According to the Tanzania Petroleum Development Center (TPDC), plans are in place for a Tanzania oil exploration licensing round to be held this September where 16 offshore blocks will be made available to bidders; details of the plan will be revealed next month.
Meshack Kagya, a geologist with the TDPC, went on to say that five additional onshore blocks were also available for licensing, but would not be offered with the other deep sea blocks in the September round, however the exact timeline remains undisclosed.
Following the discovery of crude oil in Uganda in 2006, exploration projects in East Africa have exploded and, according to reports, the addition of the most recent discoveries of natural gas have brought the total natural gas estimates in Tanzania to more than 10 trillion cubic feet.
In fact, Statoil Tanzania, a Norwegian-based oil firm, announced last month the largest gas discovery ever made in Tanzania, nearly 891 million barrels of oil equivalent in proven reserves.
Additionally, Tanzania also received a USD 1 billion loan from China last September in order to construct processing plants in Mnazi Bay as well as a major natural gas pipeline that would run from Mnazi Bay to Dar es Salaam.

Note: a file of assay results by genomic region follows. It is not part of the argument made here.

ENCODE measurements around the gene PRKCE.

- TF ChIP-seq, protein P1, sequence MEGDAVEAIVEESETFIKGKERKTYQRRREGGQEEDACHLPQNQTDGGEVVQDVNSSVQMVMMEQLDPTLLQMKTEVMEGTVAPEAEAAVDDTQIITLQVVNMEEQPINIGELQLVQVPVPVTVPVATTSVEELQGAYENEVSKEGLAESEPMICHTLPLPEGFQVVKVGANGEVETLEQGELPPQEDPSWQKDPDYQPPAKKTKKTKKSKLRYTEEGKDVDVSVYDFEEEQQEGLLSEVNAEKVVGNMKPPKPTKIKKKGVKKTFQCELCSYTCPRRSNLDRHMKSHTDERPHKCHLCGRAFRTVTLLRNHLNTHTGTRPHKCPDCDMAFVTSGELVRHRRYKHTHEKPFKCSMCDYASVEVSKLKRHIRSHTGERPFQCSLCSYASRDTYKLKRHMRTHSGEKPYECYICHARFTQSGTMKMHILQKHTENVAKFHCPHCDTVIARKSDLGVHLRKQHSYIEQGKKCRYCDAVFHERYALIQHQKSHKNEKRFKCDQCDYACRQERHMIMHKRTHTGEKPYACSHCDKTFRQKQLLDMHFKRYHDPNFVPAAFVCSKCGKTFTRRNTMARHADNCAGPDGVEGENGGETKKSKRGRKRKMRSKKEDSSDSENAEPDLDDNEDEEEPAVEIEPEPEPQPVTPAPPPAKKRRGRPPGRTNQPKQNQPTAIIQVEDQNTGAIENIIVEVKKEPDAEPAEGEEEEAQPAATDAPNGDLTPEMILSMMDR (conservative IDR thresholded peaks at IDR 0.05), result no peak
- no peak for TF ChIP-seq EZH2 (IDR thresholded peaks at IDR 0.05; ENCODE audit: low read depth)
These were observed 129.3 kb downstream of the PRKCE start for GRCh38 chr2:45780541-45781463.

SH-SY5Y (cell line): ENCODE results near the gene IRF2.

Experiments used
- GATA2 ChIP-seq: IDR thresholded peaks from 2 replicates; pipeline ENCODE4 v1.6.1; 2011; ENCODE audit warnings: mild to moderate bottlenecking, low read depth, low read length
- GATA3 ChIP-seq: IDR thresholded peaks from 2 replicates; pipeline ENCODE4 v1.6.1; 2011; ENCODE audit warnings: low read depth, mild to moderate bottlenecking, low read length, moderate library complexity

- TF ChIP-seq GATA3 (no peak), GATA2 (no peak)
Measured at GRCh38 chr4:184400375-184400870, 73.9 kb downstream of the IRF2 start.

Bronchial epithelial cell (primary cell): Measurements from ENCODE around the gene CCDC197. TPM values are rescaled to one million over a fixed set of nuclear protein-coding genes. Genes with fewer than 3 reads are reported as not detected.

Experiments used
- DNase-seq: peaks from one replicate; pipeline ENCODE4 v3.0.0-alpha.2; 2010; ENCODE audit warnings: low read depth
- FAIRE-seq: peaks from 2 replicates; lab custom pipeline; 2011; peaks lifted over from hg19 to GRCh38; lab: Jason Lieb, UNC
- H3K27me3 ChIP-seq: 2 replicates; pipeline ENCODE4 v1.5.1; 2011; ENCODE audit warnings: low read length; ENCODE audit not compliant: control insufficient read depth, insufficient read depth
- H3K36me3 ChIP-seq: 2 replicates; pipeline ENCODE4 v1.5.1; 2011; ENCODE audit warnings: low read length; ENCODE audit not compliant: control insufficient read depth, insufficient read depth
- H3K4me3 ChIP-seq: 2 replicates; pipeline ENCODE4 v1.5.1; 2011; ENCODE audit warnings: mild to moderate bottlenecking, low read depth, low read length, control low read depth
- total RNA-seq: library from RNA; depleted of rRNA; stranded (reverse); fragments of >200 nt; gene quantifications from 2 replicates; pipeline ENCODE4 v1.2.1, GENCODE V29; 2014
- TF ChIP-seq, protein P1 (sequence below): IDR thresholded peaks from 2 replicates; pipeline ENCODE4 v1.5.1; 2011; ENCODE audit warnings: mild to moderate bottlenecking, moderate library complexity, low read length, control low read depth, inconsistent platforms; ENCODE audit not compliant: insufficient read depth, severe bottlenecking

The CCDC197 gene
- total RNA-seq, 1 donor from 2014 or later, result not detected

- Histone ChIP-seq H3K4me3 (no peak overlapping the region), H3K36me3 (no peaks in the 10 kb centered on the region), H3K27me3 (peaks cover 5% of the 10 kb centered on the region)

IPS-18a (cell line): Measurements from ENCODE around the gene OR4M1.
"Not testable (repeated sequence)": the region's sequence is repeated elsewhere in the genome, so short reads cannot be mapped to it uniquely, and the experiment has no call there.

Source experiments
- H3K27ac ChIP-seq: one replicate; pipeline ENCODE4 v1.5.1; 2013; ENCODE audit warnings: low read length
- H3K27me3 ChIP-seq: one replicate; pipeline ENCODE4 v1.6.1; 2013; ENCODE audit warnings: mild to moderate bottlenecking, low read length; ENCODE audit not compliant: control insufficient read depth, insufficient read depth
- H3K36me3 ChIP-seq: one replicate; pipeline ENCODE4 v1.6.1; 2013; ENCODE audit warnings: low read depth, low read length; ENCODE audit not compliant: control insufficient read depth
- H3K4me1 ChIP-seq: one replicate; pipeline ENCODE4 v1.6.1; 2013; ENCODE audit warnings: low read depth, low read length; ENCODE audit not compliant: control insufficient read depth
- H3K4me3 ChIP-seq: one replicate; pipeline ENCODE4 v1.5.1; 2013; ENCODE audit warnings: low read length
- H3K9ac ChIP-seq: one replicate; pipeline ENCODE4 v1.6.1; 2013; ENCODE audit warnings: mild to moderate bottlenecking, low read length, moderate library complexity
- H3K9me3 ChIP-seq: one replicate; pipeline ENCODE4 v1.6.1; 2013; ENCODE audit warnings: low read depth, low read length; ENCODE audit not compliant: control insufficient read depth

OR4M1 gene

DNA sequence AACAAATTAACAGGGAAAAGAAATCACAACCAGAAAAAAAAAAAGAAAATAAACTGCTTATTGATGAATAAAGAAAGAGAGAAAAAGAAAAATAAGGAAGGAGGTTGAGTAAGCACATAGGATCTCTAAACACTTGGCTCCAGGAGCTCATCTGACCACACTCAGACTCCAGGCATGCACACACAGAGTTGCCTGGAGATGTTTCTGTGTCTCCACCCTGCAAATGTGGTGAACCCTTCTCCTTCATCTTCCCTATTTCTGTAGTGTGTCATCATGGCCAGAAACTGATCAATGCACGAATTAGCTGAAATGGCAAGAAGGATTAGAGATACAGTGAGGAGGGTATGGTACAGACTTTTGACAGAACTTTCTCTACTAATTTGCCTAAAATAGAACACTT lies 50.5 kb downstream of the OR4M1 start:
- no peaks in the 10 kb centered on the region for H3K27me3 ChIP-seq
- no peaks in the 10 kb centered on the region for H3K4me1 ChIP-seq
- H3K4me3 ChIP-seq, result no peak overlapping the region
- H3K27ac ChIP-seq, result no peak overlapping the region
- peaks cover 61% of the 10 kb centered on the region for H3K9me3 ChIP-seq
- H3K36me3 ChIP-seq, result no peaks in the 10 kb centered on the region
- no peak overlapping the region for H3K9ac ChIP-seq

“They are securing the sites for LNG processing in Mtwara region for LNG for export and for domestic markets,” explained Mr. Kagya said.
Mr. Kagya went on to explain that the government of Tanzania is currently working to set up a second pipeline to add to the existing one that runs from the Songo Songo gas field to Dar es Salaam.
Additional groups that have also made significant recent gas and oil discoveries in Tanzania include Ophir Energy Tanzania and its partner BG Group Tanzania, who have recently announced their plans to drill three additional exploratory wells on blocks in both Tanzania and Kenya and will also look into purchasing additional blocks in the region
According to reports, Ophir Energy and the BG Group have discovered 55 percent more gas than was originally estimated off the coast of Tanzania, nearly 3.4 trillion cubic feet in additional recoverable reserves from the Jordari-1 well in block 1.
Ophir Energy currently operates and maintains a 70 percent interest in the East Pande Block in Tanzania as well as an 80 percent interest in Block 7.
According to a Reuters report, Mike Fischer, the chief operating officer of Ophir Energy, said that Ophir Energy would consider participating in the upcoming Tanzania oil block round.
“Yes, I think it’s very likely we would at least look at the blocks that are on offer and decide if we want to compete,” said Mr. Fischer, “But it would be very competitive, so we will need to be a little careful – we don’t end up overpaying for blocks.”